When you spend a lot of time observing and photographing a particular bird or animal you can grow attached to them. You notice their absence. And, I must admit, this can be a source of concern.
A female snowy owl which had become comfortable enough with me that she would hunt while I stood in ‘her’ field seemed to have vanished. I hadn’t seen her for a couple of weeks. The tree where I would normally find her is often occupied now by a rough legged hawk. Why these large owls would avoid other raptors is a mystery.
Every winter dozens of snowy owls are hit by motor vehicles in southern Ontario and I feared my ‘friend’ had been a victim.
Driving my usual lap of farm roads yesterday I spotted a female owl in a field. She was on the ground which was not at all surprising since the wind was very, very strong. I rolled down my car window and looked at this owl through my binoculars and was delighted to see it was my favourite owl, her ‘eyebrows’ distinctive from other owls in the area. This field was across the road from where she had formerly hunted.
As I stood at the side of the road the wind was coming straight at me and it was very hard to hold my camera still. There was also a slight drizzle making light challenging. She stared at me. I remember what I had been told by a biologist friend: that owls are smart and may well recognize me and my car. After a couple of minutes she spotted movement in the field near me and suddenly lifted off.
Spotting her prey the owl lifts off in powerful winds to attack.
Within seconds she had captured a meadow vole in her talons about 15 metres from me and took it back to her original spot to dine.
In a short few seconds she gulped down the vole – swallowing it whole. I have seen her do this twice before in recent weeks and I had seen her catch a mouse too.
She carried the vole to a comfortable space then took it from her talons with her beak.
I had the impression that she wanted to go to higher ground, a utility pole perhaps, but the wind was incredible. Several times she lifted off and the wind carried her ten or fifteen metres before she would land. I couldn’t bear to watch. Since it was a little after 5pm the traffic was constant along this road and I feared she might be struck if she made a wrong move and drifted into the path of a truck. I have seen owls struggle to land on a perch on days like this.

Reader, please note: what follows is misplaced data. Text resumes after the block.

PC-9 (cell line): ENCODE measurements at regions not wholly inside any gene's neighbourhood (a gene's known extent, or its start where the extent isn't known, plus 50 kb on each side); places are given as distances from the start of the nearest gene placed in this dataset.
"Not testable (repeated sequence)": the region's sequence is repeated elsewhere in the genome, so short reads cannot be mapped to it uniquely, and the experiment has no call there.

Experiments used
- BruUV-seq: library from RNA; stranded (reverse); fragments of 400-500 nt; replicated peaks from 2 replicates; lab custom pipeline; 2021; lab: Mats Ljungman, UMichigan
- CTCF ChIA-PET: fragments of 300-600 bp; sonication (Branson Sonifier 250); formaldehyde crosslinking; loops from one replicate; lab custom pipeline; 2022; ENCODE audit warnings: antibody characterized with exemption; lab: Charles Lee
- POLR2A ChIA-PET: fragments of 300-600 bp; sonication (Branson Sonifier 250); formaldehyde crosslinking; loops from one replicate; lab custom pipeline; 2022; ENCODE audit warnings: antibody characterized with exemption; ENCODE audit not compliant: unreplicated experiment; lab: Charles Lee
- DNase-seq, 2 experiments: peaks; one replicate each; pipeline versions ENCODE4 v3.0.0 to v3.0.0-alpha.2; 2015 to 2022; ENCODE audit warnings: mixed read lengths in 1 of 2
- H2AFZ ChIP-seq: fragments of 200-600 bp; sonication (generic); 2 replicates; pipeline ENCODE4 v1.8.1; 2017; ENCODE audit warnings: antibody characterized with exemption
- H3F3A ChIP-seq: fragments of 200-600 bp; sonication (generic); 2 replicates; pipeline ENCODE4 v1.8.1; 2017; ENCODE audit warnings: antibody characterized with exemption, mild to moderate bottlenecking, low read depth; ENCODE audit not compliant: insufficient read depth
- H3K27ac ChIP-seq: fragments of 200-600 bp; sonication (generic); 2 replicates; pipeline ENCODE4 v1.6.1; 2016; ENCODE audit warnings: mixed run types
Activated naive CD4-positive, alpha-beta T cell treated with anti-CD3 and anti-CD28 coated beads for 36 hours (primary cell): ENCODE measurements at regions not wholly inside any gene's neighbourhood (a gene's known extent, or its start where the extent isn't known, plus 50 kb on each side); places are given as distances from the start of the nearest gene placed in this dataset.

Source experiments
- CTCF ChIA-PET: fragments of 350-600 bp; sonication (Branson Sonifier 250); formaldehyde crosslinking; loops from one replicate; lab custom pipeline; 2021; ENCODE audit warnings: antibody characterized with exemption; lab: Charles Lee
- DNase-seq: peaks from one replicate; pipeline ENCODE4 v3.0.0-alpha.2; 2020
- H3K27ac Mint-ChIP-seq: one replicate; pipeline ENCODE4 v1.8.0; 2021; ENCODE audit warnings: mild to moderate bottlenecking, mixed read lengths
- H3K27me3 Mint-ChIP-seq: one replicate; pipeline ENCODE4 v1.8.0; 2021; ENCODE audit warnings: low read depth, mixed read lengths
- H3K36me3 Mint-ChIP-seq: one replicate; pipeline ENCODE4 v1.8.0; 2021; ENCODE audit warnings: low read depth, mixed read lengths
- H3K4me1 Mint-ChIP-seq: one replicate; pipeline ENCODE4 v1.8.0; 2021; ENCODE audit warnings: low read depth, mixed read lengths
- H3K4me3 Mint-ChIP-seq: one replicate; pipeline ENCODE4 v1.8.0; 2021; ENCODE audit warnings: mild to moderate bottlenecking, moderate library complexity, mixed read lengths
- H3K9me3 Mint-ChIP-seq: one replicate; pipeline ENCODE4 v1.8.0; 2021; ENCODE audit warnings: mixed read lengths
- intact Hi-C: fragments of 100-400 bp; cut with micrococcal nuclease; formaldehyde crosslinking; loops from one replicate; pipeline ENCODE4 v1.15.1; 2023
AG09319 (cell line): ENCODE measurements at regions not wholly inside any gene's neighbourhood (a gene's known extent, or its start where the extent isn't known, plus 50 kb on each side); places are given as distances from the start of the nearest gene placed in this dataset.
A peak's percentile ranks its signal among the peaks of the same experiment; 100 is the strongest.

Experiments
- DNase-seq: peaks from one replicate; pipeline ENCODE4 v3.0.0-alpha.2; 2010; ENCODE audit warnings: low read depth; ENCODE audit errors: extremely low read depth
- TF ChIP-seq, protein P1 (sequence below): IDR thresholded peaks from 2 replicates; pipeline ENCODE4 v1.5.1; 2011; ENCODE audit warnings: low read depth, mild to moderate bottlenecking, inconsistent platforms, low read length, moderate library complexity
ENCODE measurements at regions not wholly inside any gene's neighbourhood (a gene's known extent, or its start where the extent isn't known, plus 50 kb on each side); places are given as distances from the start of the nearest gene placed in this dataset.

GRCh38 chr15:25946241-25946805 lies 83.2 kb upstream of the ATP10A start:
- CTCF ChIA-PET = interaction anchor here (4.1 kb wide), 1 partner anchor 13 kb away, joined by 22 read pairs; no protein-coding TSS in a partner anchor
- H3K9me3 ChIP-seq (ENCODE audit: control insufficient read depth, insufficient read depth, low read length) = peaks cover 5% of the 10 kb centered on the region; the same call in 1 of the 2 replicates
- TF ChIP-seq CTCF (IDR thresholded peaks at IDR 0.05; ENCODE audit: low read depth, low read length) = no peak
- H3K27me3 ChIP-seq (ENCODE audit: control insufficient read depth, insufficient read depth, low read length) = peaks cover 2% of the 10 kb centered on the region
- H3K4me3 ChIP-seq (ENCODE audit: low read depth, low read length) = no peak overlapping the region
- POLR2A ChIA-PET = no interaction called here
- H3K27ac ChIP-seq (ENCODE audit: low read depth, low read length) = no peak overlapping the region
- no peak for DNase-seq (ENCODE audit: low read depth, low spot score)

I noticed her attention was further down the field and I suppose she was watching the movements of another owl that had slowly made its way to a spot maybe 1,500 metres further along.
After swallowing the vole she moved about the same area but always looked behind maybe at another owl.
The rain was now causing havoc with my glasses and camera equipment. And because snowy owls can go several days without hunting I figured I would not see her hunt again so I decided to leave the area.
After wiping off my equipment I started to drive home stopping only to see if another female owl I had photographed several times was in her usual place. As I drove slowly I saw her land in a field next to the road. Again I used my binoculars to identify the owl and concluded it was, indeed, the same one that is here like clockwork.
Once again I had been fortunate to see a snowy owl in action. They won’t be here much longer as the begin their migration back to the Arctic breeding grounds in March or early April. The conditions may not always be the best for photography but I am always grateful for the experiences I have with these remarkable birds